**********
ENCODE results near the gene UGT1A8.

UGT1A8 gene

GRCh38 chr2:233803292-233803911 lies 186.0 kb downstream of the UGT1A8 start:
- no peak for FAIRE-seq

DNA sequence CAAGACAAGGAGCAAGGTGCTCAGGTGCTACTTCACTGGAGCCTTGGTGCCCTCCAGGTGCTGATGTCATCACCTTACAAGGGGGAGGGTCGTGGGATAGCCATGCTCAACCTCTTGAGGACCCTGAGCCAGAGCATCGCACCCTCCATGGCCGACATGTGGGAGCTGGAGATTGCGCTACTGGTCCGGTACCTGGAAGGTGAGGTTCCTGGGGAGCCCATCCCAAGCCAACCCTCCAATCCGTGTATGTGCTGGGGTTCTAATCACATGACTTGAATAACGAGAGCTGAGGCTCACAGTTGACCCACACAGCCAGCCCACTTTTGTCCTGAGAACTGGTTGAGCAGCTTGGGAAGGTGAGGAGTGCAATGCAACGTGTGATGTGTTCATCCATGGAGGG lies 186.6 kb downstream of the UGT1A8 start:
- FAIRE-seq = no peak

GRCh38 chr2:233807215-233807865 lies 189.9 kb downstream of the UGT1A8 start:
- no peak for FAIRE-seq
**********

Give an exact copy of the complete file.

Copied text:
ENCODE results near the gene UGT1A8.

UGT1A8 gene

GRCh38 chr2:233803292-233803911 lies 186.0 kb downstream of the UGT1A8 start:
- no peak for FAIRE-seq

DNA sequence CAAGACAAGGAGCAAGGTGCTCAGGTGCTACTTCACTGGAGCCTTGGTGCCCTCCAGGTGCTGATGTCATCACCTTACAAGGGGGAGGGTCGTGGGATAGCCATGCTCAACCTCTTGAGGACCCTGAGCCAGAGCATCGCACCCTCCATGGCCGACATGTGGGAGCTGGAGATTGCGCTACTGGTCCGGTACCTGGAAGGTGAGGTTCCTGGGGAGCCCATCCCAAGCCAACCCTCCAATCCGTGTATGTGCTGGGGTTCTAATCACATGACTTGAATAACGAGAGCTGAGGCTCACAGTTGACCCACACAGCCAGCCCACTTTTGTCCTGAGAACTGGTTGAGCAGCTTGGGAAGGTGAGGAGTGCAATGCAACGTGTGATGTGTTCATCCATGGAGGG lies 186.6 kb downstream of the UGT1A8 start:
- FAIRE-seq = no peak

GRCh38 chr2:233807215-233807865 lies 189.9 kb downstream of the UGT1A8 start:
- no peak for FAIRE-seq